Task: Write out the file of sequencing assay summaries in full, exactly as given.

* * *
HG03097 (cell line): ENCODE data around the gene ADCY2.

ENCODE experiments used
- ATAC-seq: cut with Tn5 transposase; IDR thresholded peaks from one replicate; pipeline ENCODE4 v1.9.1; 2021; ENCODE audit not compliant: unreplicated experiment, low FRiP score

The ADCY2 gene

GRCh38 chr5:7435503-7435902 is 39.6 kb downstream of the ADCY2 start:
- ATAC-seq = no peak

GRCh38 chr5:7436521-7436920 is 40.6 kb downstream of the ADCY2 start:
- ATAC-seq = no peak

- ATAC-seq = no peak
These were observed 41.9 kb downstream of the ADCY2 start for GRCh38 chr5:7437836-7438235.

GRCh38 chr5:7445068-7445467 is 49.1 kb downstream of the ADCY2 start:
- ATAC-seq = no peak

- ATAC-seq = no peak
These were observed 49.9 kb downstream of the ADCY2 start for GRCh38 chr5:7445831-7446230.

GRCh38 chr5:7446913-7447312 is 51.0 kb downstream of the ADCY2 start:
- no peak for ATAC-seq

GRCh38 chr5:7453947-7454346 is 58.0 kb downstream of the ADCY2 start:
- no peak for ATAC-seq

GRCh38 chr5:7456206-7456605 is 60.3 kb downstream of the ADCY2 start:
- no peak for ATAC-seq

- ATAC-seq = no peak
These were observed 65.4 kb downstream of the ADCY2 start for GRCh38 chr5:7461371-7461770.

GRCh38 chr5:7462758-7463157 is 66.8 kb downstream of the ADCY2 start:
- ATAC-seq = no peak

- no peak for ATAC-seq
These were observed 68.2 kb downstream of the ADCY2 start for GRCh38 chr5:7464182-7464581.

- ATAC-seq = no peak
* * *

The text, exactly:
HG03097 (cell line): ENCODE data around the gene ADCY2.

ENCODE experiments used
- ATAC-seq: cut with Tn5 transposase; IDR thresholded peaks from one replicate; pipeline ENCODE4 v1.9.1; 2021; ENCODE audit not compliant: unreplicated experiment, low FRiP score

The ADCY2 gene

GRCh38 chr5:7435503-7435902 is 39.6 kb downstream of the ADCY2 start:
- ATAC-seq = no peak

GRCh38 chr5:7436521-7436920 is 40.6 kb downstream of the ADCY2 start:
- ATAC-seq = no peak

- ATAC-seq = no peak
These were observed 41.9 kb downstream of the ADCY2 start for GRCh38 chr5:7437836-7438235.

GRCh38 chr5:7445068-7445467 is 49.1 kb downstream of the ADCY2 start:
- ATAC-seq = no peak

- ATAC-seq = no peak
These were observed 49.9 kb downstream of the ADCY2 start for GRCh38 chr5:7445831-7446230.

GRCh38 chr5:7446913-7447312 is 51.0 kb downstream of the ADCY2 start:
- no peak for ATAC-seq

GRCh38 chr5:7453947-7454346 is 58.0 kb downstream of the ADCY2 start:
- no peak for ATAC-seq

GRCh38 chr5:7456206-7456605 is 60.3 kb downstream of the ADCY2 start:
- no peak for ATAC-seq

- ATAC-seq = no peak
These were observed 65.4 kb downstream of the ADCY2 start for GRCh38 chr5:7461371-7461770.

GRCh38 chr5:7462758-7463157 is 66.8 kb downstream of the ADCY2 start:
- ATAC-seq = no peak

- no peak for ATAC-seq
These were observed 68.2 kb downstream of the ADCY2 start for GRCh38 chr5:7464182-7464581.

- ATAC-seq = no peak